Sunday, November 17, 2019


The fact that the only time From The North appears to get an update these days is when someone this blogger really admired dies is, trust me, an irony which is not lost of yer actual Keith Telly Topping.
One of this blogger's favourite actors, Ian Cullen, has died at the age of eighty. Ian appeared in the first series of Doctor Who, playing the warrior Ixta, who took on Ian Chesterton (William Russell) in mortal combat (and lost), in one of this blogger's favourite four-part stories, 1964's The Aztecs. He subsequently played Nadeyan in a Big Finish production, Dark Eyes. This appearance came forty eight years after The Aztecs and is believed to be the longest gap for any actor in the general Doctor Who franchise. Born in West Bolden in County Durham in 1939, Ian first got the acting bug when appearing in a village pantomime aged four. After being educated in Washington, he trained at RADA with a scholarship when he was sixteen. An early television appearance came as David Balfour in the BBC's 1963 adaptation of Robert Louis Stevenson's Kidnapped. Ian later became a household name in the UK when he played the popular character of PC Joe Skinner in Z Cars. First appearing in the BBC's long-running police drama series in 1969, the character was later promoted to Detective Sergeant and stayed with the show for six years and over two hundred episodes until Skinner was dramatically shot dead in what was, at the time, one of TV's most shocking moments of the mid-1970s.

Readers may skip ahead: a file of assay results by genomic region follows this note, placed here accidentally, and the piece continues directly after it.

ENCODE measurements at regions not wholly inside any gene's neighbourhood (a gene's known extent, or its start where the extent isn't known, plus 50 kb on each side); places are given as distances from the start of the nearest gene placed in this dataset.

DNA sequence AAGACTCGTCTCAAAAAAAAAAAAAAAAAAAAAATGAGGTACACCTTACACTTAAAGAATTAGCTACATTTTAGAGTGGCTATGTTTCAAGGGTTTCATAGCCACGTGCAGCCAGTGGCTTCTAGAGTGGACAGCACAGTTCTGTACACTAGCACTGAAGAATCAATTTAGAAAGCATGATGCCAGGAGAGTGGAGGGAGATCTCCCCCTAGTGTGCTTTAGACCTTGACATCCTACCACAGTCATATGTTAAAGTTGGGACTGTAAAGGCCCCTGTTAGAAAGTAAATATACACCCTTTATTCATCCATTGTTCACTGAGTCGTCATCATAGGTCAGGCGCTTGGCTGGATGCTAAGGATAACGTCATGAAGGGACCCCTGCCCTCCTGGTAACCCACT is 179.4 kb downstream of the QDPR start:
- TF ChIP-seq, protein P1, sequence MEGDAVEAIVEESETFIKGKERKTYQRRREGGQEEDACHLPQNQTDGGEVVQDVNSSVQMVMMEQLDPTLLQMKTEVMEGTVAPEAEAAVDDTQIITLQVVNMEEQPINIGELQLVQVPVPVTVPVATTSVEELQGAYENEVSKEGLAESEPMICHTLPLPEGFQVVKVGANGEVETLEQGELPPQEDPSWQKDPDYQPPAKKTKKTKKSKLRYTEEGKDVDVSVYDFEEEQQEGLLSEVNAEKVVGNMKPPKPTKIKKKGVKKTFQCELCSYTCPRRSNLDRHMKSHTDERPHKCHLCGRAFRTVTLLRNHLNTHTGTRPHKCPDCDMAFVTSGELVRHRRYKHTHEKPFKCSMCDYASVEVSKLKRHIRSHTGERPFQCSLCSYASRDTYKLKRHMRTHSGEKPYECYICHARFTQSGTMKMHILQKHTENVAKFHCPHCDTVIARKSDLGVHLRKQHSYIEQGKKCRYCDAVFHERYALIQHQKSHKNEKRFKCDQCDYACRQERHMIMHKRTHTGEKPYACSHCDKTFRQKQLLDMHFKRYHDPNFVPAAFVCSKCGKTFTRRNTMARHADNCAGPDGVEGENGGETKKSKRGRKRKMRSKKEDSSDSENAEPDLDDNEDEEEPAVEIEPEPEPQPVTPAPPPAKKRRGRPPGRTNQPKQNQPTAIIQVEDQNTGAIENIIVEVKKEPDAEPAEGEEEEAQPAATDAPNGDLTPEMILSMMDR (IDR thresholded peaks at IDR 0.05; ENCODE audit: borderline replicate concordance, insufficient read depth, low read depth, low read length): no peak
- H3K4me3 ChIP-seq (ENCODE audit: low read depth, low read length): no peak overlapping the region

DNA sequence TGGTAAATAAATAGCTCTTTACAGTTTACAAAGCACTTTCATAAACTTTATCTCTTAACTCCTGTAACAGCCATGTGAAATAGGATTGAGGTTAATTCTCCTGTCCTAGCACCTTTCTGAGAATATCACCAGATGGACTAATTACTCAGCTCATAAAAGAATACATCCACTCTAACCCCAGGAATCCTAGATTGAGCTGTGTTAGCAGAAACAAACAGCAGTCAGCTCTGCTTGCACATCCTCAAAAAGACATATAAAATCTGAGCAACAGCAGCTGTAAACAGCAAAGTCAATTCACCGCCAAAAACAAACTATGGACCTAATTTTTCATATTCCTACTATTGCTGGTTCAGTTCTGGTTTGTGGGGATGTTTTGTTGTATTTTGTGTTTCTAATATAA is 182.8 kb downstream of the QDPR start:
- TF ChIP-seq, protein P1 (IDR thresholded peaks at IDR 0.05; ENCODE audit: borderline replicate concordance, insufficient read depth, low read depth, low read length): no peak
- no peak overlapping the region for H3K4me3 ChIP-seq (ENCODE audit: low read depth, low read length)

Other recurring roles for Ian include the 1960s hospital drama Emergency-Ward Ten, in which he played Warren Kent (between 1966 and 1967), James Mithcell's acclaimed North East period drama When The Boat Comes In, as the former-miner-turned-MP Geordie Watson (1977 to 1981) and as the original lead of the Channel Five soap Family Affairs (1997). Ian's character in the latter series, Angus Hart, was also killed off when the entire Hart family died in a boat explosion. He also guest-starred in many British series, including The Bill, Blake's 7, Sorry!, Dalziel & Pascoe, Harbour Lights, The Gambling Man, Spender, The Black Velvet Gown, Skorpion, Our John Willie, Return Of The Saint, Crown Court, Dame Of Sark, A Tyneside Entertainment: A History Of The Geordie-Speaking Peoples, Department S, Redcap, Doctor Finlay's Casebook, The Protectors and The Haunted House. Ian's stage work was extensive and saw him perform in eight West End productions and spend two years with the Royal Shakespeare Company. He won rave reviews for his performance as Jay in Road To The Sea at the Orange Tree Theatre, in 2003. As well as his acting commitments, Ian also wrote for several television series and radio plays including The House On The Hill, the 1979 Play For Today Katie: The Year Of A Child, the popular and well-remembered 1970s Tyne-Tees children's series The Paper Lads and Rogue's Rock. He also found time to run a successful youth drama group in Surrey (the Surrey Heath Young Actors Company) for nearly thirty years. In 2008 Ian won a Gold Award for his narration of the feature-length documentary The Destiny Of Britain. Ian is survived by his wife, the actress Yvonne Quenet and their three daughters, Emma, Anne Marie and Adele.